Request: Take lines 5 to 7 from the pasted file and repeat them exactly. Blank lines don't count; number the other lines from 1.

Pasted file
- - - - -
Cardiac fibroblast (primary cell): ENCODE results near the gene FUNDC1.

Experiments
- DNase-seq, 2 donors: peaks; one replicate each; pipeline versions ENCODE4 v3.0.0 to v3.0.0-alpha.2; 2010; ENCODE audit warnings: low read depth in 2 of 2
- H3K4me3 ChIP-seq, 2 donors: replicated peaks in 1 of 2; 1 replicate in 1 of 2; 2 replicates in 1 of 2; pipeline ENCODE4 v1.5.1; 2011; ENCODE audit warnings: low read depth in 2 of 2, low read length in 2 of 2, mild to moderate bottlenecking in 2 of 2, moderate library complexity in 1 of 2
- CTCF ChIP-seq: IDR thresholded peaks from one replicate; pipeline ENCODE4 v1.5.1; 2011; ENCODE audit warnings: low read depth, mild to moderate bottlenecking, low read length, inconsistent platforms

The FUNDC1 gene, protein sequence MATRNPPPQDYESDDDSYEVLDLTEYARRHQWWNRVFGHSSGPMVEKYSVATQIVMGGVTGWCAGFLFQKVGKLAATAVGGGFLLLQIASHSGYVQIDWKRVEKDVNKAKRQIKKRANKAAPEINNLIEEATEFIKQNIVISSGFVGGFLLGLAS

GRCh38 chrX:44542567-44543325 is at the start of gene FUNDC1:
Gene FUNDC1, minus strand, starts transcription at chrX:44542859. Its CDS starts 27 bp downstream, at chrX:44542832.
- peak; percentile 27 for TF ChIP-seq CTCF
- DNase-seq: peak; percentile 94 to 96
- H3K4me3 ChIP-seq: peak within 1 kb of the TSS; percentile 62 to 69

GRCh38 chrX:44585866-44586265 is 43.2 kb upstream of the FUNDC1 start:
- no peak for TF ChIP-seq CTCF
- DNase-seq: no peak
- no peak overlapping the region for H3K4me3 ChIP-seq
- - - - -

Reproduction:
- CTCF ChIP-seq: IDR thresholded peaks from one replicate; pipeline ENCODE4 v1.5.1; 2011; ENCODE audit warnings: low read depth, mild to moderate bottlenecking, low read length, inconsistent platforms

The FUNDC1 gene, protein sequence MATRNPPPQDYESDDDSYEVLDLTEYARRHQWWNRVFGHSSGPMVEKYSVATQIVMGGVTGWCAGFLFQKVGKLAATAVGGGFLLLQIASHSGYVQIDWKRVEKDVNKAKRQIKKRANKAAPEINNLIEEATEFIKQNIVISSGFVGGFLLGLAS

GRCh38 chrX:44542567-44543325 is at the start of gene FUNDC1: